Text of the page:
Recursion requires careful reasoning, and the more state you introduce, the harder it is to understand why your code isn’t working. Figure out the minimum amount of data you need to solve the problem and then compute additional metadata/debugging info as necessary – but not in the main algorithm implementation! I’m convinced that one of the reasons that Day 18 was so hard for was that I was carrying around so much state in each recursive step.
Your input data might change the problem complexity
Maybe your specific input doesn’t require solving the general problem outlined in the day’s description! An example of this Day 17, when you could just do the droid path compression by hand instead of trying to write a custom compression algorithm for this use case. Another example is Day 16, when you don’t actually need the full N-repeated input and M matrix multiplications, since there’s a trick based on the specific matrix involved that simplifies the problem drastically. Take time to understand the specific instance of the problem instead of the general theoretical problem .
Write simple concurrency that fits in your head
Most of the concurrency I wrote was very simple: a handful of goroutines that wrap a library function and a handful of coordinating channels. The only time I had trouble was on Day 23, when I used a ton of goroutines with function literals and multiple channels per machine for each step in the network. When I had trouble with deadlock and contention it was hard for me to understand what was going on, because there was simply too much code and the concurrency was too complex to fit in my head. I eventually got an answer, but the code is in serious need of refactoring to abstract out some functions and move more stuff into the main thread with basic for loops and so on.
Having written ~4800 lines of code in Go, I now feel as fluent in Go as I do after seven years of near-uninterrupted C++. The language itself is a refreshing change of pace: it can fit in one person’s head, and the spec is helpful and clear! I really felt my problem solving, and not the language, was the barrier each day – the code just flowed, and I never sat and wondered how to express something.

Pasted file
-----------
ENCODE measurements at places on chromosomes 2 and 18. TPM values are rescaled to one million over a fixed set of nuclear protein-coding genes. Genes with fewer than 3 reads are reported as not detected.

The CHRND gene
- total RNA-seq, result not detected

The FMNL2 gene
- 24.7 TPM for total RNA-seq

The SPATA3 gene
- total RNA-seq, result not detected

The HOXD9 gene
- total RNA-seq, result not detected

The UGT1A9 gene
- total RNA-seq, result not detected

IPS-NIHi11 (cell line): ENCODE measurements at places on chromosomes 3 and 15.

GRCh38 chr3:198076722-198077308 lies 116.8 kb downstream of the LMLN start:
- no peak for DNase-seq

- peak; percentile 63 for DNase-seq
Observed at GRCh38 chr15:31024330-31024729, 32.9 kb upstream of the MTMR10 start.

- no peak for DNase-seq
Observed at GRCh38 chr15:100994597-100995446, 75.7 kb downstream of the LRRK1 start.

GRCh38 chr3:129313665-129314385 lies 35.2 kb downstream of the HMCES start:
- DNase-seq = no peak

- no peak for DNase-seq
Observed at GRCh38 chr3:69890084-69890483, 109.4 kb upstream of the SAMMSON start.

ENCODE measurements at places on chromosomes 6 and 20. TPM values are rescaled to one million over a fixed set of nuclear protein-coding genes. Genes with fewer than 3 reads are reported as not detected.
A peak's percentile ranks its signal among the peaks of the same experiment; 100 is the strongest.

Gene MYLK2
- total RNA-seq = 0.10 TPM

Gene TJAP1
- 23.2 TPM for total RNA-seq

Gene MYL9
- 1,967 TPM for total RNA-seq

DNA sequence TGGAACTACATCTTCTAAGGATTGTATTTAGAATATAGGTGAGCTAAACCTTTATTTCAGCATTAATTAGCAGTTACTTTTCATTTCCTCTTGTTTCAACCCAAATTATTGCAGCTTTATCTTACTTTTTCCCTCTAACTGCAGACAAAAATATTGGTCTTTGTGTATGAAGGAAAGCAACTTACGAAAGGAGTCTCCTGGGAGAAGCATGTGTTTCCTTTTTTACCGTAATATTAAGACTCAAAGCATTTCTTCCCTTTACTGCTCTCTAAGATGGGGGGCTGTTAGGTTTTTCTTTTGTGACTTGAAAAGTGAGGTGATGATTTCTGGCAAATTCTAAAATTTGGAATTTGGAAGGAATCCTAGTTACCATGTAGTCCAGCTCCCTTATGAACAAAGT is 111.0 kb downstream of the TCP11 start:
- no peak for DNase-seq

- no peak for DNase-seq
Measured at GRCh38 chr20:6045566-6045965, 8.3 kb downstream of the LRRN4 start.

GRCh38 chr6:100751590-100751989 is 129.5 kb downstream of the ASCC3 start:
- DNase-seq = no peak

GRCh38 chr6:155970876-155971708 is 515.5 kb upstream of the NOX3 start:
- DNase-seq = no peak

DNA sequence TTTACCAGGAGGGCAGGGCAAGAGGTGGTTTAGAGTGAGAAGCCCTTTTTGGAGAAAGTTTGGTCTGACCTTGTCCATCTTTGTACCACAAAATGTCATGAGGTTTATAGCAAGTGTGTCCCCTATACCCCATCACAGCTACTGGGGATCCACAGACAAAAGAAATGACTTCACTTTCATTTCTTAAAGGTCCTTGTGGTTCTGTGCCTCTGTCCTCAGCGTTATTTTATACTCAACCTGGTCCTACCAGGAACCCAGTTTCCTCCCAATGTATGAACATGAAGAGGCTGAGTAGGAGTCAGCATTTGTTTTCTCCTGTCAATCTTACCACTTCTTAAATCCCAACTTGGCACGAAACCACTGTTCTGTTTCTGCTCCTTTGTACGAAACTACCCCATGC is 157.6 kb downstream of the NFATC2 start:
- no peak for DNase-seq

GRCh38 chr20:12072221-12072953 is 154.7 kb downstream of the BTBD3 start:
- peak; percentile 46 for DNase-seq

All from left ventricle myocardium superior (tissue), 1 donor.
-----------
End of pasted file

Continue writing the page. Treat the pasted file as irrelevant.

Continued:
Apart from the first few days, when it seemed like the input parsing would vary less from day-to-day and so generics might have been nice, I never seriously missed it. The lack of expressiveness that comes with e.g. no generics or sum types or something meant that I just fluently wrote out more explicit code without thinking hard about it. I understand there’s a trade-off here, and I’m not saying this is necessarily the right side of it, but it is nice to generally have one way to do something that is explicit and comprehensible. I’ll be interested to see how they grow the language for Go 2 in a way that keeps it this small. I really think this is a large part of what makes it feel refreshing to me after all this C++ and several periods experimenting with Haskell and Rust, not to mention the occasional Java and Objective-C I also use at work from time to time.
Outside of the language, the standard library is easy to use and
comprehensive: the only external dependency I pulled in was
tcell, for Day
I also developed simple patterns for sets, stacks, queues, trees and graphs using just slices and maps, which makes it easy to avoid dependencies entirely for data representation. I wrote that up a bit in a Gist.
Channels also made several problems easy, particularly the Intcode problems, although I need to spend some more time developing architectural patterns; Day 23, for example, needs a bunch of refactoring to make it simpler, more comprehensible, and eliminate thrashing and contention. But overall I’m very happy with the way the language approaches concurrency, which mostly avoids the worst bits of the buggy and incomprehensible multithreaded code I see all the time at work.
Anyway, all in all I think Go is a great general purpose language and it was a joy to use it for Advent of Code.
I’m very glad Advent of Code 2019 is over. I got behind at work, I was stuck on the computer while visiting family, and towards the end I was getting a bit burnt out. Still, this is absolutely the most fun I’ve ever had programming, and I’m so happy to have practiced all this material and refreshed my skills, and proud to have finished it all by the last day! Looking forward to participating next year!